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Cassini photographs Titan's land of lakes


Posted on Saturday, 26 October, 2013 | Comment icon 15 comments

The dark patches in the image are believed to be lakes of liquid methane. Image Credit: NASA/JPL-Caltech
NASA's Cassini spacecraft has captured an image showing lakes dotted over the surface of Titan.
The thick atmosphere of the Saturnian moon covers up the only known planetary surface in the solar system other than the Earth to be home to liquid lakes. Due to the extreme cold of Titan's surface however the liquid, far from being water, is actually comprised of methane and ethane.

The new image shows a cluster of large lakes near Titan's north pole region. It was taken using Cassini's on-board radar which is able to peer through the dense clouds and view what lies on the surface below.

Titan is one of the most intriguing and unique bodies in the solar system as it appears to have an Earth-like hydrological cycle that works with hydrocarbons instead of water. While inhospitable, this remote world exhibits many characteristics reminiscent of what we see here on Earth.

"It turns out that Titan's north pole is even more interesting than we thought, with a complex interplay of liquids in lakes and seas and deposits left from the evaporation of past lakes and seas," said scientist Jason Barnes.

Source: NASA | Comments (15)

Tags: Saturn, Titan

Recent comments on this story
Comment icon #6 Posted by Frank Merton on 26 October, 2013, 13:14
I suspect when we get to going out there regularly that we will find the most valuable resource is water.
Comment icon #7 Posted by Fox Mccloud on 26 October, 2013, 13:35
i love this, I just heard there's a dwarf planet called Ceres in our solar system. that most likely has water in or on it.
Comment icon #8 Posted by Frank Merton on 26 October, 2013, 13:41
The moonlets of Saturn are probably mostly ice, a large portion water but other ices too. The thing that will make water so important is not likely to be that it isn't there but that we need so much of it.
Comment icon #9 Posted by CRIPTIC CHAMELEON on 26 October, 2013, 23:13
If my memory is right isn't methane & ethane extremely flammable gases (at certain temperatures) so if someone did want to land on Titans surface wouldn't they have to be careful where they land. Or is it to cold for the gases to ignite.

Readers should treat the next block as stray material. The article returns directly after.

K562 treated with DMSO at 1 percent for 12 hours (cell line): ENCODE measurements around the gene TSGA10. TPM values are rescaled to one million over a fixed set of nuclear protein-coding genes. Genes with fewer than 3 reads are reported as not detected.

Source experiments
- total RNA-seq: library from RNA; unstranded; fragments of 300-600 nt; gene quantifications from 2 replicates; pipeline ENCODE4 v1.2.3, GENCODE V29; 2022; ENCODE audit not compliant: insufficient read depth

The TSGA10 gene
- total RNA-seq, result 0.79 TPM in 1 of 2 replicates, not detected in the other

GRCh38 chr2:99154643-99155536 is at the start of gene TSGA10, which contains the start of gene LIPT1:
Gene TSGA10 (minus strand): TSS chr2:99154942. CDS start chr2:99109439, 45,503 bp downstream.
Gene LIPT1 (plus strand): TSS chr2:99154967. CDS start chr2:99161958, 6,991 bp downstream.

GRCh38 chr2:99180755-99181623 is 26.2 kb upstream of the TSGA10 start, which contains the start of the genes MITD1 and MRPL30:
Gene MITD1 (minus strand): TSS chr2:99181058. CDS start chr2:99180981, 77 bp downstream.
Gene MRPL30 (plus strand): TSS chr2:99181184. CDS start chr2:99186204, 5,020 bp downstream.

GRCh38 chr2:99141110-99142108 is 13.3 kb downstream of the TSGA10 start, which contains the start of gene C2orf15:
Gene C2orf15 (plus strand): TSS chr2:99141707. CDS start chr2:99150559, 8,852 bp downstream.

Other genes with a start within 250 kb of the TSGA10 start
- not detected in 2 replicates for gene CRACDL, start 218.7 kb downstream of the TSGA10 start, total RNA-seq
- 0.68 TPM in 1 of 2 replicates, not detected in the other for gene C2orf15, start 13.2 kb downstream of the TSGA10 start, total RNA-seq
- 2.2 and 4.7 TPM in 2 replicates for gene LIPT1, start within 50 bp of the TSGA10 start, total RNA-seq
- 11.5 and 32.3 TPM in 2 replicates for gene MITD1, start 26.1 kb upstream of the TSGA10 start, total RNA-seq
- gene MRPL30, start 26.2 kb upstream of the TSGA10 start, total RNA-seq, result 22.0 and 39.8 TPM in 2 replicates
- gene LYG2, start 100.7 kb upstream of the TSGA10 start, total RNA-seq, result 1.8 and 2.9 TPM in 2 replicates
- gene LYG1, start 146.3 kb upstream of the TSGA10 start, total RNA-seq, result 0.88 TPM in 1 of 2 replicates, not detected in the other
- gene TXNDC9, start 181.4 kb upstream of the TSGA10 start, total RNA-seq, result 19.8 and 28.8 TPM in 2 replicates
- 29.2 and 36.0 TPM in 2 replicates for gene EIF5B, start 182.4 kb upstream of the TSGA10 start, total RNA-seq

Comment icon #10 Posted by Waspie_Dwarf on 26 October, 2013, 23:43
If my memory is right isn't methane & ethane extremely flammable gases (at certain temperatures) so if someone did want to land on Titans surface wouldn't they have to be careful where they land. Or is it to cold for the gases to ignite. Ethane and methane are extremely flammable in the presence of oxygen. Since Titan does not have an oxygen atmosphere there can be no methane or ethane fires. However on Titan oxygen would be a flammable gas and would burn if ignited.
Comment icon #11 Posted by Metal Head on 27 October, 2013, 2:59
Didn't we once consider Titan habitable? I guess that's out the window now.
Comment icon #12 Posted by Waspie_Dwarf on 27 October, 2013, 3:19
Didn't we once consider Titan habitable? I guess that's out the window now. Quite the opposite actually. The moons of the outer planets were all considered too cold for life. It was only with the discovery that some of these satellites were heated by tidal forces, meaning that could could have water oceans below an ice layer that it was seriously considered that some of them could harbour life. With the extreme cold and hydrocarbons taking the role that water does on Earth any life on Titan would have to extremely exotic.
Comment icon #13 Posted by DONTEATUS on 27 October, 2013, 3:56
Auh ! yes but what exotic Life it would be ! Can you just Imagine ?
Comment icon #14 Posted by Waspie_Dwarf on 27 October, 2013, 7:19
Can you just Imagine ? No I can't, that's the point.
Comment icon #15 Posted by paperdyer on 28 October, 2013, 16:35
If we could create ships that gather the lakes, and return to earth, then we may have just found a replacement for Saudi Oil.... Except how would you keep it cool during re-entry? I know a Giant-normous Pipeline from a Space Station!


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